By the end of my first year here, I finally had some things figured out. The alphabet soup of campus acronyms had finally resolved into an intelligible language. I no longer got lost on my way to the Quad, and I knew exactly which dishes to avoid in Annenberg.
Nonetheless, as I returned for sophomore fall, one big question mark remained: my academic future. It was already time to pick a concentration, and it didn’t seem like Harvard offered one for me. I knew I wanted to study environmental issues—but not geology, plant biology, or the chemistry of the stratosphere. Rather, the questions that intrigued me were social and political, not scientific. I wanted to figure out how humanity’s philosophies, cultures, and political structures interact with the natural environment.
Environmental issues have both technical and sociopolitical dimensions. To be sure, we will need to develop new technologies and advance our scientific understanding of the natural world in order to tackle pressing concerns like climate change. Yet global warming arises not merely from chemical reactions and combustion engines, but also from the tangle of institutions, values, incentives, and social arrangements that give rise to these physical phenomena. For example, Americans drive so much not because driving is an inevitable aspect of human life, but because our particular market system prices oil a certain way, because our government favors highways over mass transit, because we inhabit a culture that views casual car use as morally acceptable, and so forth.
Addressing tricky environmental problems requires both scientific and sociopolitical innovation; we’re not just going to fix climate change (or any other major environmental issue) in a lab. Yet as I flipped through the Courses of Instruction that sophomore fall, I began to wonder whether I could pursue environmental studies here at all without spending the next few years in the Science Center. Harvard College’s environmental concentrations and courses were then, and still are, overwhelmingly scientific. Even this year, as “Green is the New Crimson” banners fly high, the University Center for the Environment’s guide to environmental studies lists fewer than 15 undergraduate courses that could be considered environmentally focused but not scientific. Equally significant is the lack of a relevant concentration, or of well-defined subfields and tracks within existing concentrations. In this and other ways, Harvard undergraduates intrigued by the social, cultural, political, and economic dimensions of environmental issues face steep odds.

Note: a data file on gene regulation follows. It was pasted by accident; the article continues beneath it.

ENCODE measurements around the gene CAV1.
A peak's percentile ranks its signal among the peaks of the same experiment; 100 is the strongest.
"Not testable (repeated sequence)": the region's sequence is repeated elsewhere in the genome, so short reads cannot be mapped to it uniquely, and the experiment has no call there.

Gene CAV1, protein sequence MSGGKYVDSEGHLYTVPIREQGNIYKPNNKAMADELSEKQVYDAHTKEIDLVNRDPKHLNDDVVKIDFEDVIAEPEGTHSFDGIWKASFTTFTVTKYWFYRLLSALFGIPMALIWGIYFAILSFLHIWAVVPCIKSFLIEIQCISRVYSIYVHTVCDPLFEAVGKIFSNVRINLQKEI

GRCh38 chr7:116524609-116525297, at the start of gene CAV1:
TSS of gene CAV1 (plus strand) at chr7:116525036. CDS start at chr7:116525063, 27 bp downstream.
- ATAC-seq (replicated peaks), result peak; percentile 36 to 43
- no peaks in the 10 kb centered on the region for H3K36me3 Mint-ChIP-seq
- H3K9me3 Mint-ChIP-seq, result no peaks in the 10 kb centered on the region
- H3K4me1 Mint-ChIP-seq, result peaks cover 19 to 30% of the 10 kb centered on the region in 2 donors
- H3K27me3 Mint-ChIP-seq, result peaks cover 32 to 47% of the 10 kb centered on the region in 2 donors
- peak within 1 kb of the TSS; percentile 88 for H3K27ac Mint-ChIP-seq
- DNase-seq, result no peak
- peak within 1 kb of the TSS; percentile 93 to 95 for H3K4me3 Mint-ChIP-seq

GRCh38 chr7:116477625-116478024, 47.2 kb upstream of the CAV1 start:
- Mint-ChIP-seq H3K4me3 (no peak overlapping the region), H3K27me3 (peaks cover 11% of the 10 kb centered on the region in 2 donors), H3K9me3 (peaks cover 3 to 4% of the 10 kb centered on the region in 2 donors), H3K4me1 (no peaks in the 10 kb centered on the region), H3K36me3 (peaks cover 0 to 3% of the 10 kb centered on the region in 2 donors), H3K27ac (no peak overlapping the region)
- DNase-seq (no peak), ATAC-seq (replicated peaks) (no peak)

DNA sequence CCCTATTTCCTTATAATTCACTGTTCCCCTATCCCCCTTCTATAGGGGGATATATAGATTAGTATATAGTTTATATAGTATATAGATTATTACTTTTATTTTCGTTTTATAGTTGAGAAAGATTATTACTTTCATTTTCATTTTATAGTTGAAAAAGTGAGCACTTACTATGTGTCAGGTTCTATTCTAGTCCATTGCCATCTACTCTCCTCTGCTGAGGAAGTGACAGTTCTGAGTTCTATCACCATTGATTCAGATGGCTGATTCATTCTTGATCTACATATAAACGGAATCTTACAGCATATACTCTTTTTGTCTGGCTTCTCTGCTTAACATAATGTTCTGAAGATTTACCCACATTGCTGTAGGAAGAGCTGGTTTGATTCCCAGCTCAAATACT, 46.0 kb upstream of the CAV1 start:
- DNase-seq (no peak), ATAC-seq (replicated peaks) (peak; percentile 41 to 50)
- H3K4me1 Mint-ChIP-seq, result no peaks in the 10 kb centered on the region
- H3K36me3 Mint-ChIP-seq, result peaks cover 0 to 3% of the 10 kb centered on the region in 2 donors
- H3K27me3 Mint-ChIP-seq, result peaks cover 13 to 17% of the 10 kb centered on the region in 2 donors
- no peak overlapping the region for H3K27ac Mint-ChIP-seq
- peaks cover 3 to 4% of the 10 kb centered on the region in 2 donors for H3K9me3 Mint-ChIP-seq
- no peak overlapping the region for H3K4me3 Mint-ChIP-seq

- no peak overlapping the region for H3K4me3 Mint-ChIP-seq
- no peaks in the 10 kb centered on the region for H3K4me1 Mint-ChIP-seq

As for me, after that demoralizing tour through the Courses of Instruction, I took a leap of faith and enrolled in Social Studies. Over the subsequent semesters, I’ve combined courses in social and political theory with the sporadic environmental offerings of other social science and humanities departments. In this way, I cobbled together a concentration that more or less worked for me. Now, looking back over my Harvard experience, I’m happy, but I fear I’m an exception. Without sufficient courses, or a clear track or concentration to follow, Harvard students with nonscientific environmental interests sometimes give up, study other issues, or (often unhappily) settle down in science-intensive concentrations like Earth and Planetary Sciences or Environmental Science and Public Policy.
For a school committed to environmental leadership, this is a big problem. Harvard’s commitment to institutional sustainability is second to none, and I’ve been privileged to take part in the university’s efforts to “green” our campus. But it’s long past time for time for Harvard to ensure that “Green is the New Crimson” rings true not only in its labs and dining halls, but also in Sever and Emerson. We need more relevant courses, better-defined environmental tracks within the social sciences and humanities, and perhaps even a nonscientific alternative concentration to ESPP. For guidance, we can look to programs at peer universities. UC Berkeley’s Society and Environment program, for example, offers well-defined focus fields in environmental policy and theory—and a wealth of relevant classes to match. And, of course, existing Harvard courses—like the excellent (if lonesome) environmental offerings in the history and anthropology departments and ESPP’s handful of nonscientific seminars—can help inspire the next generation of classes.
My vision of an environmentally friendly Harvard is of a school committed not only to reducing its ecological footprint, but also to producing the next generation of environmental leaders. This vision will never be a reality without big improvements to the College’s environmental curriculum. With these reforms, Harvard will not only better serve its discouraged nonscientists, but it will help answer what is perhaps the most pressing sociopolitical question of our time: how to build a more just and sustainable society in the years to come.
Zachary C. M. Arnold ’10 is a social studies concentrator in Eliot House. He is a captain of the Resource Efficiency Program and a former co-chair of the Environmental Action Committee.